5 MIN READ
On April 5, Health Minister Hridayash Tripathi sounded a dire warning, telling the House of Representatives that a second Covid-19 wave could sweep the nation by May if necessary precautions were not taken.
Tripathi’s fears could well materialize, given the steady rise in the number of new coronavirus cases over the past month. From 66 cases on March 7 to 266 on April 5, the increase has been incremental but there, nonetheless. A second wave is currently sweeping India, -- over 100,000 new cases were registered on Monday, April 5 -- and public health experts are afraid that Nepal, which has gone back to life-as-normal, could soon follow.
Data showing the number of coronavirus cases from March 1, 2021 to April 6, 2021. Image: Ministry of Health and Population
But the government and most Nepalis appear to be resting easy on the fact that Nepal has started vaccinations. The country rolled out vaccinations on January 27, well before many countries across the world, but it has so far only managed to vaccinate 1.6 million people, according to the Health Ministry. This is just around 5.2 percent of Nepal’s 29 million population.
Nepal has roughly 600,000 shots of the AstraZeneca Covishield vaccines in stock at the moment, which it plans to administer as second doses beginning April 20. But for the rest of the population, it will have to rely on other vaccines, namely the one developed by Chinese pharmaceutical giant Sinopharm, as India has placed an unofficial halt on the export of the Covishield vaccine, which is manufactured by the Serum Institute of India. The Indian government has said that it would “export vaccines taking into account the domestic demand.” Nepal has paid for 2 million doses of Covishield vaccine, half of which have yet to arrive.
With the arrival of the Sinopharm vaccine on March 29, Nepal will now continue with the second phase of vaccinations from April 7, Wednesday. While the vaccine received emergency approval from the Department of Drug Administration on February 17, there have been concerns about the vaccine’s efficacy. The vaccine is under “assessment” at the World Health Organization with results to be declared by mid-April.
Public health experts in Nepal say that there is nothing to fear.
“Tests in the United Arab Emirates show that the Sinopharm vaccine is more than 80 percent effective, which is a clear indication that the vaccine is working well,” said Dr Sher Bahadur Pun, a virologist at the Sukraraj Tropical and Infectious Disease Hospital. “There’s no need to be hesitant about this vaccine because so far, there have not been any complications observed in the people who have been inoculated with this vaccine.”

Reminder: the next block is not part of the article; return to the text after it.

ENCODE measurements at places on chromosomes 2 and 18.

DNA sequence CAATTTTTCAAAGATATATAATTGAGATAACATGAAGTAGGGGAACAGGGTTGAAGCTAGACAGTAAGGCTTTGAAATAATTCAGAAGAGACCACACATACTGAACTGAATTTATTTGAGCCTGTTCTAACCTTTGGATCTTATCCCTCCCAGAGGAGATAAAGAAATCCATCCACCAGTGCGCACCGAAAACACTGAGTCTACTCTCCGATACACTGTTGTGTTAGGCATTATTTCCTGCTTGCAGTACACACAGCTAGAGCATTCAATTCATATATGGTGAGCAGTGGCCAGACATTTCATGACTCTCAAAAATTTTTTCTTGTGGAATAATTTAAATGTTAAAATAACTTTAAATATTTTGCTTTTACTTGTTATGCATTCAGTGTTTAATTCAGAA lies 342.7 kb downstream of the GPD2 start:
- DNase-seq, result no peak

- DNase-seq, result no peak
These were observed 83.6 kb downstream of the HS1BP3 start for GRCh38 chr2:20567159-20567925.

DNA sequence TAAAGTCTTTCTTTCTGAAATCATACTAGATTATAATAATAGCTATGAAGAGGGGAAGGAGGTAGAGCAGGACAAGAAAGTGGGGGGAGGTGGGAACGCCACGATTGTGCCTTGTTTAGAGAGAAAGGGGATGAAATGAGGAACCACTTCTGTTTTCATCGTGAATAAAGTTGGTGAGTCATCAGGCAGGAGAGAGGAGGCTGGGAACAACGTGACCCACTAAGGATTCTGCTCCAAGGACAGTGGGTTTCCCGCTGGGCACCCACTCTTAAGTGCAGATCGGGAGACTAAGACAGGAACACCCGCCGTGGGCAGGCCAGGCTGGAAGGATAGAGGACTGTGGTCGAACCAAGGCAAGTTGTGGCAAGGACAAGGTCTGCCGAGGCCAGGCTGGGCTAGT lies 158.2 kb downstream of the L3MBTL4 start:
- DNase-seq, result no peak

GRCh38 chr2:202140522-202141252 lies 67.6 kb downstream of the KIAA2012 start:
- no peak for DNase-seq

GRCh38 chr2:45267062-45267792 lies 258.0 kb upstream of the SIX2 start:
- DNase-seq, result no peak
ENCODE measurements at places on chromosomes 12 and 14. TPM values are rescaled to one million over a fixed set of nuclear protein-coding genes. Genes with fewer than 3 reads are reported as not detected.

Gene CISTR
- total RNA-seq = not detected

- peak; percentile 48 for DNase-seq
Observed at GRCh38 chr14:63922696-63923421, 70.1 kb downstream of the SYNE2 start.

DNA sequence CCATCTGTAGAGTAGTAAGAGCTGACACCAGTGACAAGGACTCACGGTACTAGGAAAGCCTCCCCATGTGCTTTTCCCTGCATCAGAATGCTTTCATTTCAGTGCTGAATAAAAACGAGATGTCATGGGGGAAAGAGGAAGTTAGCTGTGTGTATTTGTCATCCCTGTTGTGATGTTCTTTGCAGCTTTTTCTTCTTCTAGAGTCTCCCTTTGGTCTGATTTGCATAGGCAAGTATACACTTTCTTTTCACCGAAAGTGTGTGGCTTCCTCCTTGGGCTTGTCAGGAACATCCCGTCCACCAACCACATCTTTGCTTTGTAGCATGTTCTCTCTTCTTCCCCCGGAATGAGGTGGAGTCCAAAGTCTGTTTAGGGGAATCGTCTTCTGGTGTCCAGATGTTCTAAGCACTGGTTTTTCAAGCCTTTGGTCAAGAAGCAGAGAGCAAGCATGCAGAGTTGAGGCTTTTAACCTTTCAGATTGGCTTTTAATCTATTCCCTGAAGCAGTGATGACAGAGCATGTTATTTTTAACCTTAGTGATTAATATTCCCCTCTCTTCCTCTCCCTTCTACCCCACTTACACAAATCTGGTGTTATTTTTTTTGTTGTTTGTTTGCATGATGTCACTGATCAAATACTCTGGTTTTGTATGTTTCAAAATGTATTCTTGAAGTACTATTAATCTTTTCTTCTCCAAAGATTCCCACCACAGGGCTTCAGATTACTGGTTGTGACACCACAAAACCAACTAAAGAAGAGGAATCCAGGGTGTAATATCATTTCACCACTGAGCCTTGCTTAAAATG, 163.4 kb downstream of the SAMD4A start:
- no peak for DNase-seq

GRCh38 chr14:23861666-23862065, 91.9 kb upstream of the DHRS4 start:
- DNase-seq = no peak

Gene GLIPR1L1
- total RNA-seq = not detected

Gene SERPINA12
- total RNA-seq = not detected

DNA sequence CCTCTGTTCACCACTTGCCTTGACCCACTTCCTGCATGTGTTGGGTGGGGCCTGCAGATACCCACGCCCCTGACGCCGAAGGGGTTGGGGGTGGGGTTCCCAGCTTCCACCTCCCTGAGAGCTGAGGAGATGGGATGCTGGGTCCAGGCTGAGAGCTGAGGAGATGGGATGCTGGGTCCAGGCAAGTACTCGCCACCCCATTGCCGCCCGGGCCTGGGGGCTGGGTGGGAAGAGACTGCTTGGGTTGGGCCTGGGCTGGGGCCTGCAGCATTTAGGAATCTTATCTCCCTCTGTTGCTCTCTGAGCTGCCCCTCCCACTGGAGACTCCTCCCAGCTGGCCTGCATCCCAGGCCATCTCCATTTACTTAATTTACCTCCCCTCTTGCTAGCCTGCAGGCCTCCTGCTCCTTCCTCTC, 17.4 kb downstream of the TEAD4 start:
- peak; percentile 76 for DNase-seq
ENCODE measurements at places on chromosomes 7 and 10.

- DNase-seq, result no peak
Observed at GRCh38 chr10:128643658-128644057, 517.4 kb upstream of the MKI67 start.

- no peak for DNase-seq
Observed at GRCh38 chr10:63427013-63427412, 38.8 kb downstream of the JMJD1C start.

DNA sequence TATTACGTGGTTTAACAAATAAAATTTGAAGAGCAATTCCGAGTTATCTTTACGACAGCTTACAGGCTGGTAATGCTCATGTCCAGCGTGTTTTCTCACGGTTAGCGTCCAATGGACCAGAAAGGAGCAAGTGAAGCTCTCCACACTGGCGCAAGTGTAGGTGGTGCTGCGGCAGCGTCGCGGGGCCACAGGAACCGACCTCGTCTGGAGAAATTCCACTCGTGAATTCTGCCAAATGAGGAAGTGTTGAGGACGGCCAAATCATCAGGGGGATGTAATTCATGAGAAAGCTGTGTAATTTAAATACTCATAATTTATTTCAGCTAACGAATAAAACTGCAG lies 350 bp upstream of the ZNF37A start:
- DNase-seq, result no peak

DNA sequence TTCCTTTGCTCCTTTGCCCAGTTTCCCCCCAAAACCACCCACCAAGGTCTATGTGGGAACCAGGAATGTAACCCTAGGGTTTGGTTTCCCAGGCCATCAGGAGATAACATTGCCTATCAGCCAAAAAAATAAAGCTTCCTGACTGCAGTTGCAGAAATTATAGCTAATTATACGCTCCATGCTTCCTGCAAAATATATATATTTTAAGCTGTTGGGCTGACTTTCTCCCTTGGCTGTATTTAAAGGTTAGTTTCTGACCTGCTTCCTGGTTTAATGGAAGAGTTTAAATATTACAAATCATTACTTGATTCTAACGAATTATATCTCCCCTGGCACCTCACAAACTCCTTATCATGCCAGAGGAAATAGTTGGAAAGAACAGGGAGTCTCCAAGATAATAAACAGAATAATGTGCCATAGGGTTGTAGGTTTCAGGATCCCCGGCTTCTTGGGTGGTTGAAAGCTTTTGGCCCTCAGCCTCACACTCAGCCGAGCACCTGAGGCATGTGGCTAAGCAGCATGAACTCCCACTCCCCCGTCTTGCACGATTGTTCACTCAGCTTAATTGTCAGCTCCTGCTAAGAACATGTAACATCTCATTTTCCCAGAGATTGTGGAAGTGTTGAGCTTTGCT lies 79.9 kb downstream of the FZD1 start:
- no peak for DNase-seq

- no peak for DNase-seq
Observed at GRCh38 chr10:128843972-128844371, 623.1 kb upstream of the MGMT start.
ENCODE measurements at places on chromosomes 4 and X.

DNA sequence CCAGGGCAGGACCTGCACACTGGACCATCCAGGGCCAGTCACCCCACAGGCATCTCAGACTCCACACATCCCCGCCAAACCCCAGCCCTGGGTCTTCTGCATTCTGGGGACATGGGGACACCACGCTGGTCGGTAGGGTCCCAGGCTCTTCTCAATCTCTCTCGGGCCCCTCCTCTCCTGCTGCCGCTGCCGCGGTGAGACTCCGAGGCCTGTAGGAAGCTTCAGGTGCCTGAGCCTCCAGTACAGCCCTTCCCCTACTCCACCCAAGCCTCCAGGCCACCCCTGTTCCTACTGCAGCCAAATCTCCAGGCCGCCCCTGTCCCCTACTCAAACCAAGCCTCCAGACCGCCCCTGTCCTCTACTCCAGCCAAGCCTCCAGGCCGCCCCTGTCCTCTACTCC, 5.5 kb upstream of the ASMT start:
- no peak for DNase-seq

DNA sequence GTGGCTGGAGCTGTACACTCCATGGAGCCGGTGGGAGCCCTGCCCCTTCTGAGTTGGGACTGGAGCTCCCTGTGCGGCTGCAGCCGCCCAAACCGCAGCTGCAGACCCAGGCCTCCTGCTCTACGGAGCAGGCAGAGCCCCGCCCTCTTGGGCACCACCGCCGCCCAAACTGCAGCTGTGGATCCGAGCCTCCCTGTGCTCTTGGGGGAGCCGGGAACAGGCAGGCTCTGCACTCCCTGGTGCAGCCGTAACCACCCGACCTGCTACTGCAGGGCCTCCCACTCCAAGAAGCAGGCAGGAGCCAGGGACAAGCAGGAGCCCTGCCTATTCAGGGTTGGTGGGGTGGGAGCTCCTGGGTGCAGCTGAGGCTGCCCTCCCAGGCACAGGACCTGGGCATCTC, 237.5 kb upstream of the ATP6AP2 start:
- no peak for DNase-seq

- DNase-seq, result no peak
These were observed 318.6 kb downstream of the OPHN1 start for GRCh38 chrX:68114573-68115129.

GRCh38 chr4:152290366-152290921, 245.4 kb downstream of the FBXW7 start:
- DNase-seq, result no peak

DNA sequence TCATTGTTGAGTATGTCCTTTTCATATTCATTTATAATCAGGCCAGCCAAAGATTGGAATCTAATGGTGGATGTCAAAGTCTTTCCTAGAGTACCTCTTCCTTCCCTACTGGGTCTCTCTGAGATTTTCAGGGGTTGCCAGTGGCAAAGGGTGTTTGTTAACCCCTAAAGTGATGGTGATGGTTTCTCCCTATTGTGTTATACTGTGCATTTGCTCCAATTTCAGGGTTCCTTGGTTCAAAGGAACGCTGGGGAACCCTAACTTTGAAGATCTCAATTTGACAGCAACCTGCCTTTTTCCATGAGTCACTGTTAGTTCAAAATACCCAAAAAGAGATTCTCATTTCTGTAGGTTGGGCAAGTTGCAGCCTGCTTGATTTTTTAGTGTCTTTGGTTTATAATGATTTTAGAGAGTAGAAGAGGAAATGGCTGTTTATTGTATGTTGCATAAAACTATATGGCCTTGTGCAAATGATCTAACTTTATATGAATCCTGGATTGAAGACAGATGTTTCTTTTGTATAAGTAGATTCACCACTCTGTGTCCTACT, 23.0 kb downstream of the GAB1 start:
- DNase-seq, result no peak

According to Dr Jhalak Gautam, chief of the vaccine section at the Department of Health, the Sinopharm vaccine will be deployed on those who have yet to be vaccinated from the earlier target groups, those who’ve applied for vaccines, and Nepali students going to study or already studying in China under scholarship.
In a strange turn of affairs, Bahraini prince Mohamed Hamad Mohamed al-Khalifa arrived in Kathmandu on March 15 with 2,000 vaccine doses. The prince was in Nepal to climb Everest but had reportedly planned to donate to a village in Gorkha. Although initially reported to be the AstraZeneca vaccine, local media have since said that the vaccines were developed by Sinopharm. These doses are likely to also be deployed.
While Covaxin, another Indian-made vaccine with efficacy concerns, has also received emergency authorization, Nepali officials say that there is no current plan to import this particular vaccine, primarily due to its cost. Covaxin reportedly costs up to $16 a dose while the AstraZeneca Covishield costs $4 per dose, reported The Kathmandu Post.
New vaccinations can now be conducted with the Sinopharm vaccine but for those who’ve already received the Covishield dose, things could get more difficult. Experts do not recommend mixing and matching Covid-19 vaccines.
“Although many say it is safe, research is ongoing on whether it is safe or not. So for now, it is better to take the second jab from the same vaccine company,” said Dr Pun.
With the vaccination drive slowed down and Covid-19 cases rising, there is no clear timeline on when ordinary citizens who do not fall into any target group can elect to get vaccines on their own.
“The current focus is on getting as many people inoculated as possible with at least the first dose. About the second dose, we will make sure that the vaccine will be from the same company,” said Dr Gautam.
5 min read
The Kathmandu Valley recorded its single highest daily cases with 301 new infections
4 min read
The lockdown has made it exceedingly difficult for Tul Bahadur Baram to get the dialysis treatment he needs
6 min read
With the govt unable to implement a coherent Covid strategy--including regarding festivals--fed up Lalitpur denizens take matters into their own hands
2 min read
Two days after the end of lockdown, the spread of coronavirus has passed a new threshold
3 min read
Of late, the government has become far too lax about Covid-19 protocols
3 min read
The Record is back with its mini-series of artists and the projects they worked on during the lockdown and the pandemic.
4 min read
Oli’s conspicuous silence on the recent Dalit lynching is disconcerting, to say the least
19 min read
Nepal’s moneyed classes, aided by unscrupulous banks and an irresponsible government, have turned land into a quickly tradeable commodity